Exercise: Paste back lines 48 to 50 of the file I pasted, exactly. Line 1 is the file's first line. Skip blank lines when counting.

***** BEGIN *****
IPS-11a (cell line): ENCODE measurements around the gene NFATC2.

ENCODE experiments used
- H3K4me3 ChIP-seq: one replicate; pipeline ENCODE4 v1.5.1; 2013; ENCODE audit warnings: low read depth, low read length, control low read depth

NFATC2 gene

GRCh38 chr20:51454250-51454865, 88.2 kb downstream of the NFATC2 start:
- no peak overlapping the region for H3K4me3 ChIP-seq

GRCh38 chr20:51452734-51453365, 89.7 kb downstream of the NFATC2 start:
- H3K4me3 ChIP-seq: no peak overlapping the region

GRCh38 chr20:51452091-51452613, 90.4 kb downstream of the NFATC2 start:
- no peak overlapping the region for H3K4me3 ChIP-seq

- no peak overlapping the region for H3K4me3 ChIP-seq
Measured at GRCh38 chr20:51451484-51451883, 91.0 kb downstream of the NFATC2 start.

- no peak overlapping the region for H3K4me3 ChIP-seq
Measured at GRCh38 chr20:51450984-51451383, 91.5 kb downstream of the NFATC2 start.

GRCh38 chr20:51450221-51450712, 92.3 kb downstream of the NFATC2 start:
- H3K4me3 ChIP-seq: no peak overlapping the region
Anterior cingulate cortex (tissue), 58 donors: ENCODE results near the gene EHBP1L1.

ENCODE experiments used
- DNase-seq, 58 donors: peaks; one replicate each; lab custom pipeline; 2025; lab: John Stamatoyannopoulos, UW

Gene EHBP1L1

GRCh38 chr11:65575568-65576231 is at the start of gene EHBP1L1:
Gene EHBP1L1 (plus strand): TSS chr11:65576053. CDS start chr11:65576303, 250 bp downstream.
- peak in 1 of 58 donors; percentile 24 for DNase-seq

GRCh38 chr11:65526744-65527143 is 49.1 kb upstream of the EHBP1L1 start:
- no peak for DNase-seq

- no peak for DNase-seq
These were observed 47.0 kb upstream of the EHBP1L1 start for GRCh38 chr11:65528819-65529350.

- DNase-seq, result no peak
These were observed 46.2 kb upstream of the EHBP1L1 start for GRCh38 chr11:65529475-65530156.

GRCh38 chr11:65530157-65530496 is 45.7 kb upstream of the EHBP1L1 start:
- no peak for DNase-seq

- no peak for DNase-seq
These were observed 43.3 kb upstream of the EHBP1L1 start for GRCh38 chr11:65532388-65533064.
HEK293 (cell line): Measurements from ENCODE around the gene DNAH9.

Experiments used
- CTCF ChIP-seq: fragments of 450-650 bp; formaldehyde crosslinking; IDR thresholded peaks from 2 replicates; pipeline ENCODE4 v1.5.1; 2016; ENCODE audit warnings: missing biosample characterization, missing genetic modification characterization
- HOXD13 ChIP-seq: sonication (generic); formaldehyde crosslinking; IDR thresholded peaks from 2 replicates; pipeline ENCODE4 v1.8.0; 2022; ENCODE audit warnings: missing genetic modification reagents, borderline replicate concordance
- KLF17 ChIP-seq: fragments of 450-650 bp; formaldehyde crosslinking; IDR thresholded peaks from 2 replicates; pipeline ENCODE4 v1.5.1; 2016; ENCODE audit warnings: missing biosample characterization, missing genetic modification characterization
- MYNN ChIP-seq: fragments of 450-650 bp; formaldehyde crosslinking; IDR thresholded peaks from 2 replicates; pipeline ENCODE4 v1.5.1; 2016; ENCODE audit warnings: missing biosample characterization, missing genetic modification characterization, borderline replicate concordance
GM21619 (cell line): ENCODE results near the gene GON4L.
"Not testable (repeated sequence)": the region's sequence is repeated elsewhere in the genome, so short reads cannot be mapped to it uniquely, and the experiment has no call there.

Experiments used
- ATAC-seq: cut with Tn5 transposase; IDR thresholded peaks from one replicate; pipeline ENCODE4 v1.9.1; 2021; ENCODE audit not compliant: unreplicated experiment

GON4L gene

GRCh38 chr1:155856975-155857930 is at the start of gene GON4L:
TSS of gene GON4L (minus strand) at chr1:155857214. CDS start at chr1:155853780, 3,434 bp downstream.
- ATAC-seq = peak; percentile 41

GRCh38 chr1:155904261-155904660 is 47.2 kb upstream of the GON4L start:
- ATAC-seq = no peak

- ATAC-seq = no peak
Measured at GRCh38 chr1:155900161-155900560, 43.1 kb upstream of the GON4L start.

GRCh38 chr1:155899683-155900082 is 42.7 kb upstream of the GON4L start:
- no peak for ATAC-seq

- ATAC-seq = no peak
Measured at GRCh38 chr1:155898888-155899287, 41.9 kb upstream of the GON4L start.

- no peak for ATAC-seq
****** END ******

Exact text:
GRCh38 chr1:155904261-155904660 is 47.2 kb upstream of the GON4L start:
- ATAC-seq = no peak

- ATAC-seq = no peak